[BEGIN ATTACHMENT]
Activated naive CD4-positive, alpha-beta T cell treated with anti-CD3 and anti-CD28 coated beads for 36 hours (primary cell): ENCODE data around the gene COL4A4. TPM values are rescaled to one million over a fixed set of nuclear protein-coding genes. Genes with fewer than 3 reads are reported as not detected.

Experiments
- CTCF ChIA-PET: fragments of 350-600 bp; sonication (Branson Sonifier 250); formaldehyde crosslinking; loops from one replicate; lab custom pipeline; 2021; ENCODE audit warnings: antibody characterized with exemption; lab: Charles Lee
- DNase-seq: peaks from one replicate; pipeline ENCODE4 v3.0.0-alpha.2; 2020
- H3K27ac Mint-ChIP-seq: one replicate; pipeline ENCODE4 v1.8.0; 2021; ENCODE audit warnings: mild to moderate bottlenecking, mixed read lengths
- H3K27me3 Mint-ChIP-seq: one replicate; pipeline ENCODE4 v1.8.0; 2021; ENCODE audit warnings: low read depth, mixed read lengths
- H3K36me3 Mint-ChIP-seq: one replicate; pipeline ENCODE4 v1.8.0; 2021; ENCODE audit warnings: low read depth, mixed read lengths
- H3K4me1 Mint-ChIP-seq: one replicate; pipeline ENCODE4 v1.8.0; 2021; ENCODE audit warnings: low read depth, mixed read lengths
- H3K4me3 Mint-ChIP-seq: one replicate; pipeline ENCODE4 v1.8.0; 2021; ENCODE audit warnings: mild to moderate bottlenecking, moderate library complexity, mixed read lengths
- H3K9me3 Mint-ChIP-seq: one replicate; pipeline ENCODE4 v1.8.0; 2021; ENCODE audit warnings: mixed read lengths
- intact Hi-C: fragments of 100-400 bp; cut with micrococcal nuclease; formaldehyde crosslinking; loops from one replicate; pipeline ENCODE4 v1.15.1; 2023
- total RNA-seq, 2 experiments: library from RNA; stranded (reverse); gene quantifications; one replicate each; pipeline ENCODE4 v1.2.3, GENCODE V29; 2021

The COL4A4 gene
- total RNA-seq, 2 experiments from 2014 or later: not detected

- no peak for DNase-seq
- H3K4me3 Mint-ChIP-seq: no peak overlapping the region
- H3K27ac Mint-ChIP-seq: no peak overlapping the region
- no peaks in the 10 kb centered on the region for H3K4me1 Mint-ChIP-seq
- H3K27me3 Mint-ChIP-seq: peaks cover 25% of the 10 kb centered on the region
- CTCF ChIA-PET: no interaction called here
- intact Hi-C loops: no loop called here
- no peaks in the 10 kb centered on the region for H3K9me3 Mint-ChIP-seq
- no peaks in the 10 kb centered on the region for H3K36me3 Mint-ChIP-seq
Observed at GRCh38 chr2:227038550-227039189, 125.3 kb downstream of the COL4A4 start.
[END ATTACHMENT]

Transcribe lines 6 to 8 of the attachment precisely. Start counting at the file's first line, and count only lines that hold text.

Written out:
- H3K27me3 Mint-ChIP-seq: one replicate; pipeline ENCODE4 v1.8.0; 2021; ENCODE audit warnings: low read depth, mixed read lengths
- H3K36me3 Mint-ChIP-seq: one replicate; pipeline ENCODE4 v1.8.0; 2021; ENCODE audit warnings: low read depth, mixed read lengths
- H3K4me1 Mint-ChIP-seq: one replicate; pipeline ENCODE4 v1.8.0; 2021; ENCODE audit warnings: low read depth, mixed read lengths